Eagle Scout candidate builds camel shelter at L.V. Zoo
The Lehigh Valley Zoo, Schnecksville, has a new home for its resident Dromedary camels, 22-year-old Leena and 18-year-old Baby.
Boy Scout Connor McCoy, 14, of Schnecksville, constructed a camel shelter for the two as his Eagle Scout project.
McCoy, an eight grader at Orefield Middle School, has been a member of Boy Scout Troop 57, Neffs, for three years.
In addition to Scouting, McCoy plays baseball and basketball, and enjoys being outdoors.
“My dad is one of my troop’s Scout leaders and also an Eagle Scout,” McCoy said. “For about a year, he helped me try to determine what to do for my Eagle project.
“Since I have been going to the L.V. Zoo since I was little, we figured why not try to explore project opportunities there.”
General Curator of Animal Care at the zoo Samantha Wegman commented on McCoy’s project.
“Connor reached out to the zoo to seek out a project,” she said. “I followed up with him, and he was very enthusiastic to do a project that would benefit the animals.
“I explained our camels had recently arrived and needed a new shelter in their habitat. He eagerly took it on.”
Wegman said the young man asked detailed questions.
“Connor presented a professional proposal which included the materials he would need, how he would attempt to raise funds, timelines and backup plans,” Wegman explained. “I was very confident in his ability to complete the project.”
Wegman was McCoy’s liaison with the zoo.
She was responsible for approving the work he and his team did, monitoring their interactions with the animals, and inspecting the shelter upon completion.
McCoy started building the shelter, which took about a month to complete, in September 2017.
“I appreciate my parents, my sister, my fellow Scouts and Scout leaders, and everyone else who contributed their time to help me build the shelter,” McCoy said.
McCoy is also grateful his parents, Todd and Amy, bought all the materials used to build the shelter.
Materials came from AJ Henry Lumber, Neffs, which offered a $50 discount, and Action Rentals of Allentown, which provides 50 percent off for Boy Scouts doing Eagle projects.
“There was a lot of prep work before construction” McCoy said. “My dad and I measured the landscape using metal stakes and string lines.
“I made a lot of sketches and calculations in my log book, too.”
McCoy and his team usually started work on the shelter at 3 p.m. staying until dark.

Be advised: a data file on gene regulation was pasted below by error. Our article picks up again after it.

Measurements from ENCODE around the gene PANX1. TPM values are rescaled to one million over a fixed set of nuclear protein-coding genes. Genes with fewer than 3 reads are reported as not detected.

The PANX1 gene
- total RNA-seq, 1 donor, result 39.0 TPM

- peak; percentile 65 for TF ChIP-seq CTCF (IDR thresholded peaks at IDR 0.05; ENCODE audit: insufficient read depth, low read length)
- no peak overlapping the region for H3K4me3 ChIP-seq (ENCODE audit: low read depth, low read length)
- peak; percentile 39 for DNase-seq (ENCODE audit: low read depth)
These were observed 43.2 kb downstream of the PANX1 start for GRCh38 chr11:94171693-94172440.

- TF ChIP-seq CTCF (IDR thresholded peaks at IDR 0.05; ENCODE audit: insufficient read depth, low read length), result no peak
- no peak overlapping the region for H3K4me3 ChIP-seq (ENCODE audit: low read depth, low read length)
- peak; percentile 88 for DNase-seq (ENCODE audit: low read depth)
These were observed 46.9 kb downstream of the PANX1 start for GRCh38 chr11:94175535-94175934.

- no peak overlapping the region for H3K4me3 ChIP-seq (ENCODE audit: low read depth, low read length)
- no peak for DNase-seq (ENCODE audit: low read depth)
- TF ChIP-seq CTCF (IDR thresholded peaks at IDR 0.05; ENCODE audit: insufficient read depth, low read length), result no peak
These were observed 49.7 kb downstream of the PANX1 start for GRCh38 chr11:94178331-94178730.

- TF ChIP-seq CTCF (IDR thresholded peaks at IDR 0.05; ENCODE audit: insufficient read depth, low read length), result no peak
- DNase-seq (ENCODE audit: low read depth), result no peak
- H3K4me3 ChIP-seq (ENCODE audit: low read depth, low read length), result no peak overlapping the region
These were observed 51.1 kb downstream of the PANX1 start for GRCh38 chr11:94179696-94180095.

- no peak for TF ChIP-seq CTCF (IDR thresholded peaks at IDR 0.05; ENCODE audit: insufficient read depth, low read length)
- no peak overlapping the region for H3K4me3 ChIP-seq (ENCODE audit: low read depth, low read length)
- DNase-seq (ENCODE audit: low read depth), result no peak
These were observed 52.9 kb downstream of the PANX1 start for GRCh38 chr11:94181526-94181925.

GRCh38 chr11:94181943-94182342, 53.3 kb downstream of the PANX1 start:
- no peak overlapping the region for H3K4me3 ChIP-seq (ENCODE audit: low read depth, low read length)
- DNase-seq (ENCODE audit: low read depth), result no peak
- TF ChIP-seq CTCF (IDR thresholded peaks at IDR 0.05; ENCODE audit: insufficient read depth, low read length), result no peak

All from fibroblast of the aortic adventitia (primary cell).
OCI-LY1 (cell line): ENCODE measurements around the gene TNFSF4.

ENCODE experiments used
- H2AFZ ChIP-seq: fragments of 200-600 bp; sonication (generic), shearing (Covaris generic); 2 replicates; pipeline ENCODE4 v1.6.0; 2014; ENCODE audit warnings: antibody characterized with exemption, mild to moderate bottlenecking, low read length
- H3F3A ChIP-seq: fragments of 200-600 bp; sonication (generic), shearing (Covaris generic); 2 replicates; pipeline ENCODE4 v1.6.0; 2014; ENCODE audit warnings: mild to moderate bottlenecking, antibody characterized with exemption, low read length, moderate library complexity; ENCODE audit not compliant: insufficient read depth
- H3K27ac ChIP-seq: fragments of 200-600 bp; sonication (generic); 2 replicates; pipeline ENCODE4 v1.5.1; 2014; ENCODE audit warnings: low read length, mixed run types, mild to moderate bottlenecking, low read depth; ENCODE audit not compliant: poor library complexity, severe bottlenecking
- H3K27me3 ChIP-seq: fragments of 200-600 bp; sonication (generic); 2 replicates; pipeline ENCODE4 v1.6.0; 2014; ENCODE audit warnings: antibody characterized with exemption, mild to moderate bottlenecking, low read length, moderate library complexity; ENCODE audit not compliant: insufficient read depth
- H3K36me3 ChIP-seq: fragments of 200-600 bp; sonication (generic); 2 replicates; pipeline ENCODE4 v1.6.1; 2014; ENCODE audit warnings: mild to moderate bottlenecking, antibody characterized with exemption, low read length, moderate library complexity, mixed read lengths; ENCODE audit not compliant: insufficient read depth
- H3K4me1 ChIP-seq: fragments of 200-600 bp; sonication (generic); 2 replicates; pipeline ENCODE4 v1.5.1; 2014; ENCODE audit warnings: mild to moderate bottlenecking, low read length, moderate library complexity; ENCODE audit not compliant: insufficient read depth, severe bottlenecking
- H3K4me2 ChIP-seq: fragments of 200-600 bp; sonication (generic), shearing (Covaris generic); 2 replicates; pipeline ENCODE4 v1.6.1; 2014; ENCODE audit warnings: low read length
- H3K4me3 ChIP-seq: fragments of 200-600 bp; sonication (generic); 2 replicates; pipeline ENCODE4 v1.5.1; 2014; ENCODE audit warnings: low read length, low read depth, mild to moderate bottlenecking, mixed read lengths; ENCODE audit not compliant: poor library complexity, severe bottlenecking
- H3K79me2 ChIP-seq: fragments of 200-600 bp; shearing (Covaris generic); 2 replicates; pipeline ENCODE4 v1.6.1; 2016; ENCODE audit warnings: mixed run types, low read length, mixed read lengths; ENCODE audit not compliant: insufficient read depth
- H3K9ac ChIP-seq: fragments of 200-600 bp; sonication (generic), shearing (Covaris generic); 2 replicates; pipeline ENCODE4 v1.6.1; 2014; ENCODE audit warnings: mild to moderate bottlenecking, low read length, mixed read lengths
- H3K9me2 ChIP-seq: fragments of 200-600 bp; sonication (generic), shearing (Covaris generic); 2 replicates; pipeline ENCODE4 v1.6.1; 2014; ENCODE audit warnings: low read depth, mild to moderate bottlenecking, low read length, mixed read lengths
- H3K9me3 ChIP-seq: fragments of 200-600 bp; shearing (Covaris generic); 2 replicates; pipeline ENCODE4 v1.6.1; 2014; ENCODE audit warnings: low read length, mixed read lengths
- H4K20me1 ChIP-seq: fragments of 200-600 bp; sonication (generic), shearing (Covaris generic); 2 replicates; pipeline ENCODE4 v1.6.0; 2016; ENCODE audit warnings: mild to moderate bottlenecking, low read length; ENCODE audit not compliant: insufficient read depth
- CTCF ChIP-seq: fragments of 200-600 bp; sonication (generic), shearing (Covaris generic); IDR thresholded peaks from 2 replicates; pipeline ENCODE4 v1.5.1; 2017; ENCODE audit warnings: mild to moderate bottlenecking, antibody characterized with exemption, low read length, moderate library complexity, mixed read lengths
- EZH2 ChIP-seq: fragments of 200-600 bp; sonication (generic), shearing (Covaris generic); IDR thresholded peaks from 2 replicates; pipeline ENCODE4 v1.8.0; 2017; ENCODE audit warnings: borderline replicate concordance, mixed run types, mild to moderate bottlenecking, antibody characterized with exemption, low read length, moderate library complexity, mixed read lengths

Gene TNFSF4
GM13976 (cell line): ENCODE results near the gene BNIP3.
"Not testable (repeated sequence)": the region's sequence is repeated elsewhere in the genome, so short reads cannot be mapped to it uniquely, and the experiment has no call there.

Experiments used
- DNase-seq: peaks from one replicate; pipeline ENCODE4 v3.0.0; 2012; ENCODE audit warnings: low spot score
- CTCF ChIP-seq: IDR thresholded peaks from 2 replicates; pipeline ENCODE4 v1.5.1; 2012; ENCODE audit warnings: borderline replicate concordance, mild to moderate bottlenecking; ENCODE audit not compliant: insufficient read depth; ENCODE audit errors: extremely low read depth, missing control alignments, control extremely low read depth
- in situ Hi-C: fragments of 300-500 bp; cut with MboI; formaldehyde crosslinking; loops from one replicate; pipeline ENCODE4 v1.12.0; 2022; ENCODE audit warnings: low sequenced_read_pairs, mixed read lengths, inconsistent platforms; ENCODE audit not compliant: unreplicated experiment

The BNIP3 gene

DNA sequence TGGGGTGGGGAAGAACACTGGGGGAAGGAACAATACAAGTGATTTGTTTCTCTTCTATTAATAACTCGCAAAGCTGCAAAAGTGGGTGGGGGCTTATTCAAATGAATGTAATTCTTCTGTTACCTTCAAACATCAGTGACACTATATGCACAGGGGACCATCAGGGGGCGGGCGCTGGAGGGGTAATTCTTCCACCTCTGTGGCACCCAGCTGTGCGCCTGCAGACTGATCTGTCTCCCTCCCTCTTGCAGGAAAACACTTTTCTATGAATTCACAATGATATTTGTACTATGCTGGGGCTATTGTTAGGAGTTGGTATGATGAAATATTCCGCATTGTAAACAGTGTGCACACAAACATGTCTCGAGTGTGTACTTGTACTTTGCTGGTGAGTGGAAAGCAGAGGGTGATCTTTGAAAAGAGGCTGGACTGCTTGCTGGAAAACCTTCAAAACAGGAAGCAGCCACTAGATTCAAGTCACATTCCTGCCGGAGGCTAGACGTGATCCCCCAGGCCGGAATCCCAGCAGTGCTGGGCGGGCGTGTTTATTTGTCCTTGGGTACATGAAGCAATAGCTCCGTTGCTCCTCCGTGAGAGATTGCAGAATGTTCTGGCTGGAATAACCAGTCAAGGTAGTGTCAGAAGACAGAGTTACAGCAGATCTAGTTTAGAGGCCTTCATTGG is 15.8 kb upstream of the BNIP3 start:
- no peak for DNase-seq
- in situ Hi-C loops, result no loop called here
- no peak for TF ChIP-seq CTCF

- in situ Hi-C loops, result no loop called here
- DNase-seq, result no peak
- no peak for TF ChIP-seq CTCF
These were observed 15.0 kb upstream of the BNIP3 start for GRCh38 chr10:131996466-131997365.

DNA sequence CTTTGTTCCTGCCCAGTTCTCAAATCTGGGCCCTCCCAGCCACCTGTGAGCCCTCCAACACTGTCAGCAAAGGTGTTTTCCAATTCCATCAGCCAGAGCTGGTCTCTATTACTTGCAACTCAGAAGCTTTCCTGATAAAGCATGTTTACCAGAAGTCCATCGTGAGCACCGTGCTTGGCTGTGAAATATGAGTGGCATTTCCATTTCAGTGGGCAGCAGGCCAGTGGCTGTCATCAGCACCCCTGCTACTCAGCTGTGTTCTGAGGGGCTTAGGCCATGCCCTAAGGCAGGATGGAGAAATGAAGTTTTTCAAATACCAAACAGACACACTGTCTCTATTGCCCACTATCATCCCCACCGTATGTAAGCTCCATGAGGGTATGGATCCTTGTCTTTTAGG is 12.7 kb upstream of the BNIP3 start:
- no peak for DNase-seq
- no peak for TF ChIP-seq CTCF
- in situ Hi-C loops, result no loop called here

The camels would stay in their night house during those times.
So the camels could enjoy their habitat during the day without getting into the construction, McCoy built a special fence for them.
“The camels were curious, however, and often would watch the construction team over the wall of their night house,” Wegman said. “To get the materials into the zoo, we used my dad’s pickup truck and my grandfather’s flatbed truck.
“I remember shoveling concrete through mud on very hot days. My team and I survived though by working safely and drinking a lot of Gatorade.”
Wegman said McCoy is very mature for his age.
“He was diligent about communicating and handled himself with confidence and professionalism,” she explained. “I was very pleased with his work ethic, enthusiasm and ability to keep his project on track.
“The project was done professionally and ahead of schedule. If he represents most Eagle Scouts, the Boy Scout organization is doing very well.”
Wegman said the camels immediately took to their new shelter.
“They enjoy hanging out in it,” she said.
McCoy’s mom commented on her son’s work ethic.
“Todd and I are very proud of Connor’s project,” she said. “All the time and effort he put into it and watching him grow as a leader has been great.
“He is an exceptional Boy Scout and continues to make us proud in everything he does, both in and out of Scouting.”
When Connor finished the project, Wegman and his parents surprised him with a plaque placed in front of the shelter.
The plaque included his name, troop number, and date of his project’s completion.
“It was very heartwarming to see that,” McCoy said.
McCoy still has to earn a few more merit badges before officially becoming an Eagle Scout, but this project puts him well on his way.
And as an Eagle, he hopes to continue working with scouts to help lead younger generations through their scout experience.
For any Scouts wanting a future project with the zoo, inquiries may be sent to Wegman at firstname.lastname@example.org or by calling 610-799-4171.